Patents were very expensive to take out and keep in force for their full 14 years hence gunmakers often included several designs in one patent. This is the case with the MacNaughton patent; it wasn’t just a trigger plate, it comprised extractors, sear springs, safety catches, crystal indicator ports and a falling block action.
It is this falling block action that is used in the MacNaughton 4 bore. A lever under the trigger guard was pushed forwards to lower the breech block and cock the hammer. It was applicable to rifles and shotguns and I rather think that to publicise it, MacNaughton built this spectacular 4 bore.
The gun itself is numbered 759 and it bears the patent use number 16. Consequently although no record exists of the gun, it is an early example of the patent design and can be dated to 1880. The barrel is an enormous 48” in length and yet it is of very fine quality damascus. It is engraved “James MacNaughton, 26 Hanover Street, Edinburgh”. The chamber length is four inches. On the top of the breech is engraved “MacNaughton Patent No16/759”, the 16th gun built to the 1879 patent. On both sides of the action “The Edinburgh” is engraved. James MacNaughton gave his round action gun the name The Edinburgh and this will be found engraved upon the breeches of these, but this is the first time I have seen a completely different type of MacNaughton gun engraved as such.
The stock is devoid of checkering and yet is finely figured with a rubber recoil pad. The gun is in excellent original condition with much colour hardening showing little signs of use. It is an absolute monster of a gun and weighs 16lbs. 6oz.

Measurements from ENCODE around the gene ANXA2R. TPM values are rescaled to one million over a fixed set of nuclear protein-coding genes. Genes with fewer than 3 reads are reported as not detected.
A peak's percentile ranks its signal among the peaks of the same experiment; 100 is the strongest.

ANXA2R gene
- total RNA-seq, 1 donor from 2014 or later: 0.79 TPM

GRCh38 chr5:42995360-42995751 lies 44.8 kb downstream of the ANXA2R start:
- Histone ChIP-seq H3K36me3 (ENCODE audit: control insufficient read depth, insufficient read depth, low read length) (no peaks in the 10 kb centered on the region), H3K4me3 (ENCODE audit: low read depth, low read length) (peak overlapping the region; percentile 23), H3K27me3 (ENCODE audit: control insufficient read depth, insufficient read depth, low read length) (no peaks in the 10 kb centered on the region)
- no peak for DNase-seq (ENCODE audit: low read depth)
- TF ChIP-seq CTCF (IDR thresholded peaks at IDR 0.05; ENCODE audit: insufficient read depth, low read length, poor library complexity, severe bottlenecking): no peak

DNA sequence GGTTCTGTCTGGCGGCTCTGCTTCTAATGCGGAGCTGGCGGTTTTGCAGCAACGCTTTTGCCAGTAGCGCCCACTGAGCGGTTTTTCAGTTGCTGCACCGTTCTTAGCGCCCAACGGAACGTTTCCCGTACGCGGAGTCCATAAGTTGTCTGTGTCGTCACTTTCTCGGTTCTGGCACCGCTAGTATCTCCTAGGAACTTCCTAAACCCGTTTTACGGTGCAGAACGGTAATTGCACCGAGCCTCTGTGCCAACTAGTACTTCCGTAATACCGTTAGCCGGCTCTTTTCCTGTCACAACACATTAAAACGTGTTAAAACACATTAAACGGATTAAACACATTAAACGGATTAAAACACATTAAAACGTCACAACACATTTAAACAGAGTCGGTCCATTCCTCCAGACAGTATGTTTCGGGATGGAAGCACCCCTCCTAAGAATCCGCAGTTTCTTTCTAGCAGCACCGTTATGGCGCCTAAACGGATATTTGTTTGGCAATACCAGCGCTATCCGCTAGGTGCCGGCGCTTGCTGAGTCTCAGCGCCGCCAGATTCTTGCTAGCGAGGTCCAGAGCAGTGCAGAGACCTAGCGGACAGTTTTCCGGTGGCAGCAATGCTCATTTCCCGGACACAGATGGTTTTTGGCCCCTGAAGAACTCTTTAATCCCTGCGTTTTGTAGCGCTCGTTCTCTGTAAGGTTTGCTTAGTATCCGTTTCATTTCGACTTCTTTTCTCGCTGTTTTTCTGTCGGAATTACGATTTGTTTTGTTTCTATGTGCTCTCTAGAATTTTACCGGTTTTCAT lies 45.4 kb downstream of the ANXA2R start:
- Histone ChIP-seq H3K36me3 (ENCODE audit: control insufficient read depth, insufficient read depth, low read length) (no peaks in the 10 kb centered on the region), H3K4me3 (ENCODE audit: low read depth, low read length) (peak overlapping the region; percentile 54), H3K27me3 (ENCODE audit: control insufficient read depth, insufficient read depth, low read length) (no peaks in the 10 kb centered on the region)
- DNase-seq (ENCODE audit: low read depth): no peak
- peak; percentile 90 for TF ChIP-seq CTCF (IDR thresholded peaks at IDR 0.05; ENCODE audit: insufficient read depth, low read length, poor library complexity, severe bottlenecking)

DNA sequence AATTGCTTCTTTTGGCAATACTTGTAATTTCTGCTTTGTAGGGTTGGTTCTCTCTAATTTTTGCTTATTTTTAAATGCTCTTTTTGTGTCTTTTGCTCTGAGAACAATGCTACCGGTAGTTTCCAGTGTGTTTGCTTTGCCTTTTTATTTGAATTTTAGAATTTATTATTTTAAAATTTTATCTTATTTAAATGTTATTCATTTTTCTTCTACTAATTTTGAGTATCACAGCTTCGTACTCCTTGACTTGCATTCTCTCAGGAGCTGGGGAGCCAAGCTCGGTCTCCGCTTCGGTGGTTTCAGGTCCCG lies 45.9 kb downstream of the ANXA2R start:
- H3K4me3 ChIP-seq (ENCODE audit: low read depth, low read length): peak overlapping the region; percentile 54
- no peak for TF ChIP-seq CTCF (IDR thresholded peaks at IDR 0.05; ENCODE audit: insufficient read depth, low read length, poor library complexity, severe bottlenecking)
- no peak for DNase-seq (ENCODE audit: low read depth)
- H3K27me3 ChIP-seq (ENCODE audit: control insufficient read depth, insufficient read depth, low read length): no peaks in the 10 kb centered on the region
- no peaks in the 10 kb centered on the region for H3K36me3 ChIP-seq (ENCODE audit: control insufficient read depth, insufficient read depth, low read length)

It is an absolute monster of a gun and weighs 16lbs. 6oz.
It is frustrating that there is no record of the gun. I have never seen another one like it and at one stage I thought Charles Gordon might have ordered it as it is 'so Charles Gordon', but there is no record of him ever buying a MacNaughton gun. Whatever its history, have a good look at it as I am fairly certain you will never see another one.
MacNaughton’s 1879 Patent
On the 12th July 1879 James MacNaughton took out patent no. 2848, an all encompassing patent the most important part of which concerned his trigger plate round action.
But one of the other parts of the patent showed a falling block design. In 1865 Alexander Henry of Edinburgh had taken out a patent for a falling block rifle that soon became the envy of gunmakers, Henry selling many hundreds of examples.
...as part of his 1879 patent he invented his own falling block.